What do you do when someone in your church tells you that he or she has been diagnosed with _____________ (fill-in-the-blank) psychiatric disorder? How do you respond when you learn that he or she has already begun taking a psychoactive medication to alleviate the problem? How should a regular Christian evaluate psychiatric diagnoses and appraise the value of psychiatric medications?
I just finished reading Mike Emlet’s recent book, Descriptions and Prescriptions: A Biblical Perspective on Psychiatric Diagnoses & Medications (New Growth Press). Here are four things I liked about this book:
- It’s short. To be specific, it is a neat 100 pages long. I like short books.
- It’s clear. The author avoids academic jargon, both medical and theological.
- It’s focused. The author’s target is mature Christians who counsel others.
- It’s balanced. This is probably what appeals to me most about this book. In the first half of the book, the author tries to cool off counselors who are “too warm” (his metaphor) and who uncritically accept conventional psychiatric diagnoses, while also trying to warm up people who are “too cold” and reluctant to learn anything from psychiatric diagnoses. In the second half of the book, the author tries to cool off Christians who assume that psychoactive medications should be prescribed for even moderate discomforts, and warm up those who think that Christians should never use such medications under any circumstance.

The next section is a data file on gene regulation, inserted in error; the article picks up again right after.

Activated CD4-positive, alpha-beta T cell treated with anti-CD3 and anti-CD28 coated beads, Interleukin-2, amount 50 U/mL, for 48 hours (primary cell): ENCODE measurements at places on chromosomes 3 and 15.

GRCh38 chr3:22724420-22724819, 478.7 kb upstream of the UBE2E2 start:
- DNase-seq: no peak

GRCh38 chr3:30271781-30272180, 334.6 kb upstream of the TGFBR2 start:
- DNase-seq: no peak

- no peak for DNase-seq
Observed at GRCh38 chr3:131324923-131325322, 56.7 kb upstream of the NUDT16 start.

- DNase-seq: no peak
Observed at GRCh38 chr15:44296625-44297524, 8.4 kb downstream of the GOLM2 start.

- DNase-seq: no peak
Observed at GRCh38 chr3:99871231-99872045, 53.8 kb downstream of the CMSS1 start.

One interesting personal connection is that Mike was a student of mine for a series of Biblical Greek courses I taught two decades ago at Westminster Seminary during my doctoral studies there. He was already a practicing medical doctor and a mature Christian at that time. It was a joy to stumble across this book and have the opportunity to read it. I am happy to recommend this book for anyone seeking a wise, balanced, short(!), and easy-to-understand introduction to how Christians should evaluate the value of psychiatric descriptions and prescriptions.